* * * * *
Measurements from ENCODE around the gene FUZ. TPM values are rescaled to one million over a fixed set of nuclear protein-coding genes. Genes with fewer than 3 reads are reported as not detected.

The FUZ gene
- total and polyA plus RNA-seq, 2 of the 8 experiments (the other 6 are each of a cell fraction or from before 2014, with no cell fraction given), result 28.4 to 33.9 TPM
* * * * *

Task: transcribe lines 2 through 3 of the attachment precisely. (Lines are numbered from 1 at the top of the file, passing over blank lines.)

The FUZ gene
- total and polyA plus RNA-seq, 2 of the 8 experiments (the other 6 are each of a cell fraction or from before 2014, with no cell fraction given), result 28.4 to 33.9 TPM